ISTAT News | 01 September 2019
Jetrader: Finding the Sweet Spot
By: Helen Frech
This article was originally published in the Autumn 2019 issue of Jetrader magazine.
US$30.8 billion sales in one day! That was Alibaba’s Singles Day 2018, the infamous online shopping highlight of the year in China. Undoubtedly, e-commerce is shaping customer buying patterns and expectations toward convenience and overnight delivery, and is giving air freight a big push with around 9% growth in 2017. According to the International Air Transport Association (IATA), e-commerce sales are expected to reach US$3.5 trillion this year and US$4.48 trillion by 2021. Further, the transport of perishables, pharmaceuticals and electronic devices worldwide heavily depend on air transport due to their nature (e.g., time sensitive, temperature controlled, etc.). The transportation of e-commerce goods, which are characterized by low utilization, overnight services, regional routes, low densities and volume centric, will be best served by the new generation converted freighter. When aircraft are coming off lease, owners or lessors might face the options of selling the asset, tearing it down or investing significant amounts in cabin refurbishments. Freighter conversion offers a lucrative alternative to asset managers, as it potentially doubles the aircraft operational life by adding 15-20 years of service.
With air cargo expected to double within the next 20 years, the worldwide freighter fleet is expected to grow by 64% from approximately 1,700 today to approximately 2,900 aircraft. According to Cargo Facts Consulting, 1,240 aircraft of today’s fleet will be replaced and 1,140 aircraft added. Today’s fleet is more or less divided equally among narrowbodies, medium widebodies and large widebodies. Over the next 20 years, this profile is expected to evolve with almost half the added and replaced aircraft projected to be narrowbodies (see Chart 1).
There are two main options for operators expanding and/ or replacing their freighter fleet: new-built factory freighters or freighters converted from passenger configuration. While the former might be more fuel efficient and well-suited for transporting higher payloads on longer routes with high utilization, the latter have the advantage of lower capital costs and are usually the quickest access for potential owners and operators to freighters. It is expected that one-third will be production freighters with the remaining two-thirds being converted aircraft. By 2038, it is expected that all narrowbody freighters will be converted from passenger configuration, medium widebodies to be split 50/50 between new and P2F aircraft and large widebody aircraft 80/20, respectively.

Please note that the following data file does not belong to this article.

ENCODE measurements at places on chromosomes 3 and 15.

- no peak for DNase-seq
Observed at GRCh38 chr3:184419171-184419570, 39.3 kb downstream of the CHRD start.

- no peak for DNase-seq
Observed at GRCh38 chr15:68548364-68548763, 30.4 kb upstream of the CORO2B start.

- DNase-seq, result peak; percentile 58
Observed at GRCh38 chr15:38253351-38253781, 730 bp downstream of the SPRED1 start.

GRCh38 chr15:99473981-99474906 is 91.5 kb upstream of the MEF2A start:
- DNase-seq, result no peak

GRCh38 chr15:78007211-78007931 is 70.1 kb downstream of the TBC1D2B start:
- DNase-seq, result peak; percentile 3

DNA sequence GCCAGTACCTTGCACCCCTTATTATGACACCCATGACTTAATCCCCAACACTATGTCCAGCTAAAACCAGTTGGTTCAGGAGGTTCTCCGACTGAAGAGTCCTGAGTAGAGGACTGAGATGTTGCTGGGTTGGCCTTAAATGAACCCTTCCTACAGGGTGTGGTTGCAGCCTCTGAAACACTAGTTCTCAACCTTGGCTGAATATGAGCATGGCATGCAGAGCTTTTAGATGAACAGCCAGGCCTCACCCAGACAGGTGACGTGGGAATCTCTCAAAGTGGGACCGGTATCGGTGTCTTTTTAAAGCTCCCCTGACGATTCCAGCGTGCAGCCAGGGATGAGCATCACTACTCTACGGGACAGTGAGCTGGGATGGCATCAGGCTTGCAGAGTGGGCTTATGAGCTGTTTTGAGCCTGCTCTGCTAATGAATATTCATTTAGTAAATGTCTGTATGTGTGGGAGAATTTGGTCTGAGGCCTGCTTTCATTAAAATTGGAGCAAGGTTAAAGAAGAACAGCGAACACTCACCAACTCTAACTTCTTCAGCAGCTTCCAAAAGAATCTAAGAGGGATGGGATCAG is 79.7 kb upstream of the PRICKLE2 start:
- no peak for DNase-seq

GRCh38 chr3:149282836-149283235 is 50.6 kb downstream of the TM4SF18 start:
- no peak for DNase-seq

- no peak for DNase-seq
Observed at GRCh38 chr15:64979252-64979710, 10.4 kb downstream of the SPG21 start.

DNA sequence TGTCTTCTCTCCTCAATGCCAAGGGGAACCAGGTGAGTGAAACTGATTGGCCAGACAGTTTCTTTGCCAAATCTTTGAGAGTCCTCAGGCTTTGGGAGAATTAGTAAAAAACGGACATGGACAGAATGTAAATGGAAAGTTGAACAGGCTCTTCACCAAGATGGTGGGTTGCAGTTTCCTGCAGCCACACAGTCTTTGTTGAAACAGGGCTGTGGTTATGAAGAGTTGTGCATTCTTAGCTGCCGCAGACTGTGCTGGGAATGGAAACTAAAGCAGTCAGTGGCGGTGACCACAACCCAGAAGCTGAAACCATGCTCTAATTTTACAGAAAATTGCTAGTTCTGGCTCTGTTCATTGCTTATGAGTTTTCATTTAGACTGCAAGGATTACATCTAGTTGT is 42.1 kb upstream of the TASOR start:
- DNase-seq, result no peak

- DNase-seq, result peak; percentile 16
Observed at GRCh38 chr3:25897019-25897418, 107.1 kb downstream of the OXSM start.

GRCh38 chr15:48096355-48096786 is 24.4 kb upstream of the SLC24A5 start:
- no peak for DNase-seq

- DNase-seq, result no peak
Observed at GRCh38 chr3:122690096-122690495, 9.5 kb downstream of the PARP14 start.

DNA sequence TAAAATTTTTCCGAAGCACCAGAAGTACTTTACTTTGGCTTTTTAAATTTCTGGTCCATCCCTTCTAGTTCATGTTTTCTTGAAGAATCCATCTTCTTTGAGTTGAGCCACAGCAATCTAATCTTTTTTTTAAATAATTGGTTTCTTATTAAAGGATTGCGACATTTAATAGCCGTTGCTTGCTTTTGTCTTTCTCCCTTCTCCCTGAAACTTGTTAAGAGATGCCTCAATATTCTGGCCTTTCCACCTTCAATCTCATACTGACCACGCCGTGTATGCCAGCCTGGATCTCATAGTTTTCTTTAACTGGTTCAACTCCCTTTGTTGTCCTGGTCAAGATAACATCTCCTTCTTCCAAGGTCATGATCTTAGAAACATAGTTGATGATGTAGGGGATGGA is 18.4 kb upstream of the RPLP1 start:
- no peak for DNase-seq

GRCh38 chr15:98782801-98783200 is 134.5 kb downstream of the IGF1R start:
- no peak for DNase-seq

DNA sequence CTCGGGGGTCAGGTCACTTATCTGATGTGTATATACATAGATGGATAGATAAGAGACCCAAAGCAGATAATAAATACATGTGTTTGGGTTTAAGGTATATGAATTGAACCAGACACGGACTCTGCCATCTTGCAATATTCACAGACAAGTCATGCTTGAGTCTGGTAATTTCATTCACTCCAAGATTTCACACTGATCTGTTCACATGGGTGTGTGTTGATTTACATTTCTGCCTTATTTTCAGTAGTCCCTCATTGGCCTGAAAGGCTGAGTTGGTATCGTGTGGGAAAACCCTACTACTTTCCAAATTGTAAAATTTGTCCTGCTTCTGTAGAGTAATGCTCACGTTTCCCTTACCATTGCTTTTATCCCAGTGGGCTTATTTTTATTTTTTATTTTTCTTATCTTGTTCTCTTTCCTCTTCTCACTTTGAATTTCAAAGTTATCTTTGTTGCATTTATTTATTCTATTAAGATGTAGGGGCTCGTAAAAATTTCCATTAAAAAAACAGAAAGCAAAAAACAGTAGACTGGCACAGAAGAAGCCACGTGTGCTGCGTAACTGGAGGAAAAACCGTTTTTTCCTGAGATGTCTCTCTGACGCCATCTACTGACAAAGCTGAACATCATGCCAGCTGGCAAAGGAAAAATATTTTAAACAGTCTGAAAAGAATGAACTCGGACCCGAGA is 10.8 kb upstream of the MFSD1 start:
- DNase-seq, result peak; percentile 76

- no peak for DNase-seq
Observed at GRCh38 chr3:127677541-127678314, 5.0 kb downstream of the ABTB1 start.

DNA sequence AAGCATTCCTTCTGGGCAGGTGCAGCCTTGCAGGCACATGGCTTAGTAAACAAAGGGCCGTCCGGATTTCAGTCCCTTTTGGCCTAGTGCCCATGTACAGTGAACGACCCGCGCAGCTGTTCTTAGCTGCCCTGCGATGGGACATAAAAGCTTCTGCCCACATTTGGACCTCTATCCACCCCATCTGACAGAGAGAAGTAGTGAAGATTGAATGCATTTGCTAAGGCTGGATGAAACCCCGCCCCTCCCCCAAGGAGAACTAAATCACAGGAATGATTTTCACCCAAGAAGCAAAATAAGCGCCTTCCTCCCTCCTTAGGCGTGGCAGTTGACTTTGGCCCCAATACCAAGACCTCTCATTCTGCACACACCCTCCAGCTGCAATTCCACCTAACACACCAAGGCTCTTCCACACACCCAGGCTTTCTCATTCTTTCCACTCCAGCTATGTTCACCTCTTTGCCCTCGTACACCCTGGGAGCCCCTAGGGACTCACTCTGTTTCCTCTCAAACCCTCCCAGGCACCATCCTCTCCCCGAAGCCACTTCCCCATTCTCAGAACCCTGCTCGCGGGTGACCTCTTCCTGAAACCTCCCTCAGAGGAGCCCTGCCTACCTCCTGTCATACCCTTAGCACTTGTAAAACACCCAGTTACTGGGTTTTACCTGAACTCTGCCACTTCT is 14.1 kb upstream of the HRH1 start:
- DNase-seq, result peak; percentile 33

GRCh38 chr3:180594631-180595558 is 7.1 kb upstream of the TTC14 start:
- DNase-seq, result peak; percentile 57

There’s a lot happening in the conversion world. Not only will the composition of freighter size and new versus converted dramatically change but so will the types of aircraft, as this is directly linked to available feedstock. Within the narrowbody landscape, 737-300s and 737-400s feedstocks are being depleted and replaced by the 737-700/-800 and the A320/A321P2F. The A321P2F is developing momentum as a replacement for the 757-200PCF as available 757 feedstock declines and Airbus’ unique-in-its-class containerized lower deck optimizes operational cost through better volume/payload ratio. Within the medium widebody segment, Airbus feedstock has dried up for the older-generation programs — A300B4, A310 and A300-600 after more than 20 years, and 200+ firstand second-generation conversions. With the first aircraft in express operation in Asia, the A330-300 and its substantial volume for a mid-size widebody is expected to overtake the 767. The slightly smaller A330-200 scores with more payload and cargo density capabilities. On the upper end, choices are still limited to the 747-8F and the 777F.
As the air’s “pickup trucks,” freighters require reliability and simplicity. Nevertheless, aside from external modifications such as putting the main deck cargo door into the airframe or the deactivation and/or reskinning of passenger doors or window plugging, converting an aircraft is very complex, which also potentially includes the total replacement of the floor grid, rewiring of the aircraft, updating of systems to freighter specs and coping with future ATC requirements (e.g., flight warning computers) — or, in case of the A330P2F freighter, a powered cargo loading system with intelligent logic of moving more than one container simultaneously in the upper deck along the tail-high floor.